6 Comments

After college and law school in the late 1980s I moved to Japan and stayed for almost a decade. I spoke and read Japanese, studied at Tokyo University, and worked at Japanese and American law firms in Tokyo. My feeling is a little different than your review suggests.

For one thing, MITI doesn't exist anymore. It has become METI and is a shadow of its former self. MITI steadily lost power as the dollar-yen exchange rate started to shift after the Smithsonian Agreement in 1971 (again, that year!). It took a while for things to change much, but the cumulative effect has been dramatic. The government largely lost control of the economy.

You can see it in the books being written. Back in the 1980s books lauded Japan's successes:

-- "Japan as Number One: Lessons for America", by Ezra Vogel.

-- "Trading Places: How We Are Giving Our Future to Japan & How to Reclaim It", by Clyde Prestowitz.

-- "MITI and the Japanese Miracle: The Growth of Industrial Policy, 1925-1975", by Chalmers Johnson.

-- “The Japan That Can Say No: Why Japan Will Be First Among Equals”, by Ishihara Shintaro and (Sony founder) Morita Akio.

All interesting, well-written books (except for maybe the last). But all turned out to be pretty worthless in their prognostications and nostrums. We don't see books like that anymore.

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> Mass suffrage and mass conscription are inextricably bound with one another.

In China, mass conscription is an ancient practice that didn't lead to mass suffrage.

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Democracy is an input. Stability and prosperity are outputs. Postwar Japan as a machine, democratic or not, functions well. Despite massive deficits and debt, despite a declining population, despite Chinese competition, Japan sails on with low inflation, low unemployment, safe streets, good schools and one of the highest standards of living in East Asia. No one know how it works, but it works. And diversity is scarce.

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I am reminded of this short story by John Wright: https://www.scifiwright.com/2018/12/peter-power-armor/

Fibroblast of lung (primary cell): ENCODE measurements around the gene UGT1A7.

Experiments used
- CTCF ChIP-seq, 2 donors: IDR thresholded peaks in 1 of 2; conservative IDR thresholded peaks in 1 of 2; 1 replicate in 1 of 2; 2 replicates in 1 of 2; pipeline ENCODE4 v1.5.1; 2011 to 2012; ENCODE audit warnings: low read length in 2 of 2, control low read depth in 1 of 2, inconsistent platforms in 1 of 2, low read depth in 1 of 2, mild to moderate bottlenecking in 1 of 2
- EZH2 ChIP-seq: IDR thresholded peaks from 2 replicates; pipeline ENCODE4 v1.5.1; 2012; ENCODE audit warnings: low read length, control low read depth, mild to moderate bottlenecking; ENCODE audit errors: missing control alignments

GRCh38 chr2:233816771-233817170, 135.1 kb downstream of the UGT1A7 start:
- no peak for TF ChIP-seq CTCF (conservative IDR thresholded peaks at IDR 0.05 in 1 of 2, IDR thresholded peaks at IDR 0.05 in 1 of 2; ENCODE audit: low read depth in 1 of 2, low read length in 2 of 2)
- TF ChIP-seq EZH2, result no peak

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There is a wonderful historical novel - "The Emperor's General" - by James Webb - that covers this dynamic (post war occupation of Japan and the cat and mouse between the American occupiers and Japanese regime).

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Hmn ... the above is somewhat fanciful. In the tradition of the Collisons who see Japan and Switzerland as exceptional examples of organized societies, I don't see the Mejii restoration as other than a twist on collaborative practice that goes back to the daimyos of the 1500s, akin to the Swiss collaborative system that dates from 1481. After all, Japan controlled technological spread from the 1500s on, not only post-Mejii. Both the Swiss and Japanese systems assume a status quo of credible threats related to military levels and federated separations, and an elaborated fabric of ongoing concords, frequently and flexibly updated, which both protect credible threats and enforce agreements between them. The credible threats and consensus compromises propogate in a fractal manner up and down the whole social order, as can be seen by a universality of bullying and simmering griping. Yelling and posturing are followed by prostrating and bowing. On the plus side, the abject submissiveness of a Walmart or an Amazon employee as an ongoing condition of their employment, and their expulsion when they fail to submit, is alien to Germany, Japan, or Switzerland.

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